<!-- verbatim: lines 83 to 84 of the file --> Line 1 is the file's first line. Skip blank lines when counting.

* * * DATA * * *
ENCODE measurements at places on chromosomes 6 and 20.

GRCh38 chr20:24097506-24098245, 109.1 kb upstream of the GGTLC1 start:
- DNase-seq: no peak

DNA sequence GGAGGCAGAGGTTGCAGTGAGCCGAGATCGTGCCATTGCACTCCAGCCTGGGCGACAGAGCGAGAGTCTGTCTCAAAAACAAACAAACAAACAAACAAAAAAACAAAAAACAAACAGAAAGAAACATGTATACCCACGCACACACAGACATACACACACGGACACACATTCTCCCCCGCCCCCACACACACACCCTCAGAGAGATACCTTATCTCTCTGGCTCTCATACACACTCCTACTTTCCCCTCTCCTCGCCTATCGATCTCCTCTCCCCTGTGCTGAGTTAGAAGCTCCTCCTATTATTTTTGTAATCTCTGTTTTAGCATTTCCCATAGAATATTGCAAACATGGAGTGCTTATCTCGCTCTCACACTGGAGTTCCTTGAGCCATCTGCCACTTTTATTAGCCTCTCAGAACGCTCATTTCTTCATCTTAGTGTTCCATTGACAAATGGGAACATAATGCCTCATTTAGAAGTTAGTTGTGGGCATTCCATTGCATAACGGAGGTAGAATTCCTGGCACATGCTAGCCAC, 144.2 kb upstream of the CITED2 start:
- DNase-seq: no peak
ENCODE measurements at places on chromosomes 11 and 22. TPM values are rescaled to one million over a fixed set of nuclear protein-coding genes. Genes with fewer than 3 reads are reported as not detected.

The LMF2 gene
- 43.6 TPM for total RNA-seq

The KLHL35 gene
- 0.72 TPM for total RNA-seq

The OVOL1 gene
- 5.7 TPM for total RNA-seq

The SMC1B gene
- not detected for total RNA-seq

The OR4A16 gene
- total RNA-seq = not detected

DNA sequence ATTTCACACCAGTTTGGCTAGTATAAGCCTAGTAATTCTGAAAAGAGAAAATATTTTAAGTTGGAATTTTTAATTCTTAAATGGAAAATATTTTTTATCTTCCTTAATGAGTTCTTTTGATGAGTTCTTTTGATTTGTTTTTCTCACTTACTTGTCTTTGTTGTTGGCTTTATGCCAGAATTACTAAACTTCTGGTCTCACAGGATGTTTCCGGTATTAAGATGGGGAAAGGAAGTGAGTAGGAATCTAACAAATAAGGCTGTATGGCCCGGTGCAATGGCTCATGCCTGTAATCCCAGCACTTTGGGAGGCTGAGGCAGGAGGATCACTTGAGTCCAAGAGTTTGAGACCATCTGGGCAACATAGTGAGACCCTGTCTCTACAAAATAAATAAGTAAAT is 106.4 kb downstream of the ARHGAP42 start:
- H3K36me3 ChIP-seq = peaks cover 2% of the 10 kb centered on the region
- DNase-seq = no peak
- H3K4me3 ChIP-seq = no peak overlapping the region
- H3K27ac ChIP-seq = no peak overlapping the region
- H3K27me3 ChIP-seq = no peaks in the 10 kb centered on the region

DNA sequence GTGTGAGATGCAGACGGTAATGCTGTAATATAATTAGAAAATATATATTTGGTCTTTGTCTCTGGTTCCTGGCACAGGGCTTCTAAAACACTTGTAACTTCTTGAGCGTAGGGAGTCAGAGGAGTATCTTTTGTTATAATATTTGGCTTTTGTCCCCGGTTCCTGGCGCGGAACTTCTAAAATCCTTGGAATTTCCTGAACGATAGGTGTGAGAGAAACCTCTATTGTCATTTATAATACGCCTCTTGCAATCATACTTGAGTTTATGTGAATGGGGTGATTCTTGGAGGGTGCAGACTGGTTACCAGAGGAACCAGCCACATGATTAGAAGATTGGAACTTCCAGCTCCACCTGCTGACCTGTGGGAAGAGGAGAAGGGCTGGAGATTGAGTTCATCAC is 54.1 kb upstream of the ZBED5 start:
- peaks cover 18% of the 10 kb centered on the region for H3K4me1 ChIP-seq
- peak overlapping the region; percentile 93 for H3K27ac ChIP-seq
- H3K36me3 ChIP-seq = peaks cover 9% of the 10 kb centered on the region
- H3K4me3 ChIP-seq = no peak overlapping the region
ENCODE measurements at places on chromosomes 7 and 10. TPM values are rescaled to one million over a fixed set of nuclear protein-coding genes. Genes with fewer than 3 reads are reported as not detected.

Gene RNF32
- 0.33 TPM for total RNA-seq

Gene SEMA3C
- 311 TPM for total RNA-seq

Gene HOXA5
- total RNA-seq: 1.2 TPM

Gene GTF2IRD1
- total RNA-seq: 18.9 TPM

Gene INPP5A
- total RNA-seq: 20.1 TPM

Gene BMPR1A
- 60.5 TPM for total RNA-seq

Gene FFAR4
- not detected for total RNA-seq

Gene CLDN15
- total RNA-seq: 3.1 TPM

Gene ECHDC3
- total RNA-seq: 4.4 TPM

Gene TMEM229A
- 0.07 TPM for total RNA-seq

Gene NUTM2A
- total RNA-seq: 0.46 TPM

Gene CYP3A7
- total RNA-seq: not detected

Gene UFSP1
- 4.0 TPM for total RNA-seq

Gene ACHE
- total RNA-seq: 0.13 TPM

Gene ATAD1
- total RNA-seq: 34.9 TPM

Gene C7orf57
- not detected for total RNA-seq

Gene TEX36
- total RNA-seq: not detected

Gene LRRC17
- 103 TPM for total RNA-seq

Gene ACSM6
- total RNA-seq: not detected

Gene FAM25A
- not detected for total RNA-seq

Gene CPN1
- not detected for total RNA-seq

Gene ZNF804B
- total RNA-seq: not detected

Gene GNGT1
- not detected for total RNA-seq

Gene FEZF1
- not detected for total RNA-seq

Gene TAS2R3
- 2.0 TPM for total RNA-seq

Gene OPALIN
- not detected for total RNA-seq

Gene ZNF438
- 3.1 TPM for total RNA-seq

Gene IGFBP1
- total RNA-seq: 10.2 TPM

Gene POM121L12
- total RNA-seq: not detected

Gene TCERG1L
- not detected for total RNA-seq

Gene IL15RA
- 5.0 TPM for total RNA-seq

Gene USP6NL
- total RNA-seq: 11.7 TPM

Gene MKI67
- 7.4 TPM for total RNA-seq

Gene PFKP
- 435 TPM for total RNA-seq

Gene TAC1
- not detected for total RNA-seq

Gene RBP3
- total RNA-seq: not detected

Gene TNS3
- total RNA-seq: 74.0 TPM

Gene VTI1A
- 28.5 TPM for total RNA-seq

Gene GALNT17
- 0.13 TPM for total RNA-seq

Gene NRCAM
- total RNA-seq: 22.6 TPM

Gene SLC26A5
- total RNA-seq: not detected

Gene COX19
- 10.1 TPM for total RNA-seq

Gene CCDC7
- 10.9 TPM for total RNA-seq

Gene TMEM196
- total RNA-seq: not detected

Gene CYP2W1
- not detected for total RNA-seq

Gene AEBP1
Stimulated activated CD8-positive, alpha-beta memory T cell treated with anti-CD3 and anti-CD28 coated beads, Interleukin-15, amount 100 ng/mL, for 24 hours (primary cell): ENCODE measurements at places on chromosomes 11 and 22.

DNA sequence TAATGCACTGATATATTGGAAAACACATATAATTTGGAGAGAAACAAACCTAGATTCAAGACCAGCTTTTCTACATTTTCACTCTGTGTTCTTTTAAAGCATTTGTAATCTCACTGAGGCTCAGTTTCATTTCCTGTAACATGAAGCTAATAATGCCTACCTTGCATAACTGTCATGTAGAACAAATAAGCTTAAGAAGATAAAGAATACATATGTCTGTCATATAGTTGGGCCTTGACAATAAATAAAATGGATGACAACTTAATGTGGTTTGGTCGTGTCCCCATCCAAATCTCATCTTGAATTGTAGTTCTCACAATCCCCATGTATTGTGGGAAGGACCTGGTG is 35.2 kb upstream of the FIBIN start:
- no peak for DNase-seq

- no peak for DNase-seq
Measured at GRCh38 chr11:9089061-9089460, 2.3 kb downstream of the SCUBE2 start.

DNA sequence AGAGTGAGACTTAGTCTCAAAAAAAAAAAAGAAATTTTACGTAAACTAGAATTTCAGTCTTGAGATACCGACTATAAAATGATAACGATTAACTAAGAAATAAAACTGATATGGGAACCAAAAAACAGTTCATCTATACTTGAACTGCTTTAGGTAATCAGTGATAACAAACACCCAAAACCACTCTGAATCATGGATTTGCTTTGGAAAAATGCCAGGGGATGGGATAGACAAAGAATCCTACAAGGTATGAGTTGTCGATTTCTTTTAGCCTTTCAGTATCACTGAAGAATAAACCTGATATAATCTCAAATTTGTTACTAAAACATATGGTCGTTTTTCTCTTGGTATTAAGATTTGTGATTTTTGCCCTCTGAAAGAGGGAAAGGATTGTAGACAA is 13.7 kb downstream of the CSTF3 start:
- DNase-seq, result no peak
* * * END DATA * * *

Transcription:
Gene IGFBP1
- total RNA-seq: 10.2 TPM